A former member of a 1970s radical group who is fighting to keep his job at the University of Illinois told trustees Wednesday that he is “ashamed” of acts he committed as a young man but that he has tried to “chart a different road” for himself since as an educator.

James Kilgore, who was sentenced to six years in prison in 2004 in connection with charges of second-degree murder and other crimes, had been working at the school since 2009, the year he was released from prison.

His employment came under scrutiny in February after the Champaign News-Gazette detailed his former involvement with the Symbionese Liberation Army, which is most famous for kidnapping media heiress Patricia Hearst in 1974.

About two months after the article was published, Kilgore was reportedly told by a campus administrator that the university would not renew his contract after the current one expires in August.

Kilgore, now 66 and by many accounts a respected teacher, writer and activist in the Champaign-Urbana community, addressed the board for five minutes Wednesday at its regularly scheduled meeting in Springfield. He asked trustees to consider the unique perspective he can bring to the classroom.

“Who better to tell someone how to avoid a destructive path than someone who has walked that path?”

Kilgore’s appearance came days after the board’s chairman, Christopher Kennedy, made comments to the News-Gazette describing Kilgore as a “domestic terrorist” and indicating that he should not work at the school.

At Wednesday’s meeting, Kennedy spoke briefly, thanking Kilgore for his comments and saying the review of his employment is in the hands of university administrators. “We’ll let their process run,” Kennedy said.

When asked after the meeting whether his previous comments could influence the university review, Kennedy said he was “very careful in what I said to the News-Gazette in the sense that I know that we have a role perhaps at the end of the process as the last body that can be appealed to, and you know we’re not trying to prejudge the case.”

Kennedy’s role in the case is especially noteworthy given his family’s history and his role in an unrelated case concerning a former 1970s radical who was denied emeritus status at the University of Illinois’ Chicago campus.

Kennedy, a Chicago businessman, is the son of Sen. Robert F. Kennedy, who was assassinated in 1968.

It was in that volatile era that William Ayers co-founded the Weather Underground, responsible for bombings of government buildings in the early 1970s. He later joined the faculty at UIC.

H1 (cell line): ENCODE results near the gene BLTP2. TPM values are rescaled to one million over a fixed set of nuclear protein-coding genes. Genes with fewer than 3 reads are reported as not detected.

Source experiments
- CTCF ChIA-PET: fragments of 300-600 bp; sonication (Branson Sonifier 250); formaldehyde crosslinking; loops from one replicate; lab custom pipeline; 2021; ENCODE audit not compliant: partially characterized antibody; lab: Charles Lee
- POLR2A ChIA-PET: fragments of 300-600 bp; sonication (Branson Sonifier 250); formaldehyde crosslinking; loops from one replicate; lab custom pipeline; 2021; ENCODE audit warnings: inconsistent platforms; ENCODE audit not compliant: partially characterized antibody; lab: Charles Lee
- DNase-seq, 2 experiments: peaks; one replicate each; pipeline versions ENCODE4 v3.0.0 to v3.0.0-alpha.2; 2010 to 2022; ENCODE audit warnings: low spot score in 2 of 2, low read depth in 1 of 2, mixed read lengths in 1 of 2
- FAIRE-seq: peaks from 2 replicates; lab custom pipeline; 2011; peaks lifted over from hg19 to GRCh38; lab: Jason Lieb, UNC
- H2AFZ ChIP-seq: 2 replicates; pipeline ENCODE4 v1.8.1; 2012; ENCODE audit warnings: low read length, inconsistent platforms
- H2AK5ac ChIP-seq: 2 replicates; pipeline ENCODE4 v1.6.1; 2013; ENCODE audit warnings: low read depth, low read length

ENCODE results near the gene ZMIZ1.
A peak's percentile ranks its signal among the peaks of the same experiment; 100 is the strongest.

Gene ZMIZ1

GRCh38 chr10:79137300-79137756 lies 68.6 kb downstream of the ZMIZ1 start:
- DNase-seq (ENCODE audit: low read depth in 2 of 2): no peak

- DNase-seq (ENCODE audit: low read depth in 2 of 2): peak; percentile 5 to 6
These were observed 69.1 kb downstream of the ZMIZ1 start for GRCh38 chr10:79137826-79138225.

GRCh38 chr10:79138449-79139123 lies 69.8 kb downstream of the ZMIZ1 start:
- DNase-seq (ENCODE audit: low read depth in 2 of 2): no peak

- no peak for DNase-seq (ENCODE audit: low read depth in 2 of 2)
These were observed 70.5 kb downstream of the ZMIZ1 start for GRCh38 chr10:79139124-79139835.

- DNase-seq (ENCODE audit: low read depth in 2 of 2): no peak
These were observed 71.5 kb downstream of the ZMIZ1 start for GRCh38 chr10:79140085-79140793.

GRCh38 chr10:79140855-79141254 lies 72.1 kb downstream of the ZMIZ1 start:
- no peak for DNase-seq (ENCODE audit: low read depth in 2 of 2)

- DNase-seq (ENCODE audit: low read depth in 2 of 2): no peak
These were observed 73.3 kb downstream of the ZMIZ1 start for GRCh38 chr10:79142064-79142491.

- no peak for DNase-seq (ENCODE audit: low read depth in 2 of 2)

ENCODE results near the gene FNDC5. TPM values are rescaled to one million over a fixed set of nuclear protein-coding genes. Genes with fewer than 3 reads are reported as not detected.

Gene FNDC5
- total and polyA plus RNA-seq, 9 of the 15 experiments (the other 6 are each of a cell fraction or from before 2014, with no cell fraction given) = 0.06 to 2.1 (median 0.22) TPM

In 2010, the U. of I. board denied Ayers emeritus status, with Kennedy saying he was guided by his conscience and that he could not support someone who had dedicated a book to the man who assassinated his father. He was referring to a 1974 book Ayers co- wrote called “Prairie Fire,” which was dedicated to a long list of “political prisoners” including RFK assassin Sirhan Sirhan.

In the current case, faculty and students who support Kilgore’s employment at the university have circulated petitions hoping to help him keep his job. Kilgore teaches classes in global studies, urban planning and the College of Fine and Applied Arts, according to the petition, which is signed by 310 academic staff members, including professors and adjunct lecturers on the campus. It states that Kilgore is a “respected researcher, writer, educator and criminal justice activist” who is open about having felony convictions.

According to the FBI, Kilgore was the final member to be arrested from the radical group Symbionese Liberation Army. He was taken into custody in 2002 in South Africa, where he had been living for more than 10 years under the alias Charles William Pape and working at the University of Cape Town teaching English.

He was charged with possession of an unregistered explosive device, false statements in a passport application and second-degree murder in connection to the death of bank customer Myrna Opsahl during a 1975 armed robbery in Carmichael, Calif. He was sentenced in 2004 to six years in a California federal prison but was released in 2009.

That year, according to documents obtained by the Tribune, Kilgore first applied for a university position when he emailed Merle Bowen, director of the Center for African Studies. He said his wife, Teresa Barnes, was a member of the center’s advisory committee and was a full-time professor.

He said he was not seeking a paid position, but rather wanted to “work with the Center in order to assist me in my own writing as well as promote more interest in African Studies and further the development of young scholars already working in the area.”

He did not mention that he had been imprisoned but said he recently moved to Champaign to rejoin his family and noted that he had lived in Africa for nearly two decades.

Kilgore’s resume indicated he was a “self-employed writer” working on a fiction book called “We Are All Zimbabweans Now.” Before that, his last employment was in 2002, when he co-directed a group at the University of Cape Town in South Africa. A footnote indicates that his degrees from Deakin University in Australia were earned under an alias.

Source: Chicago Tribune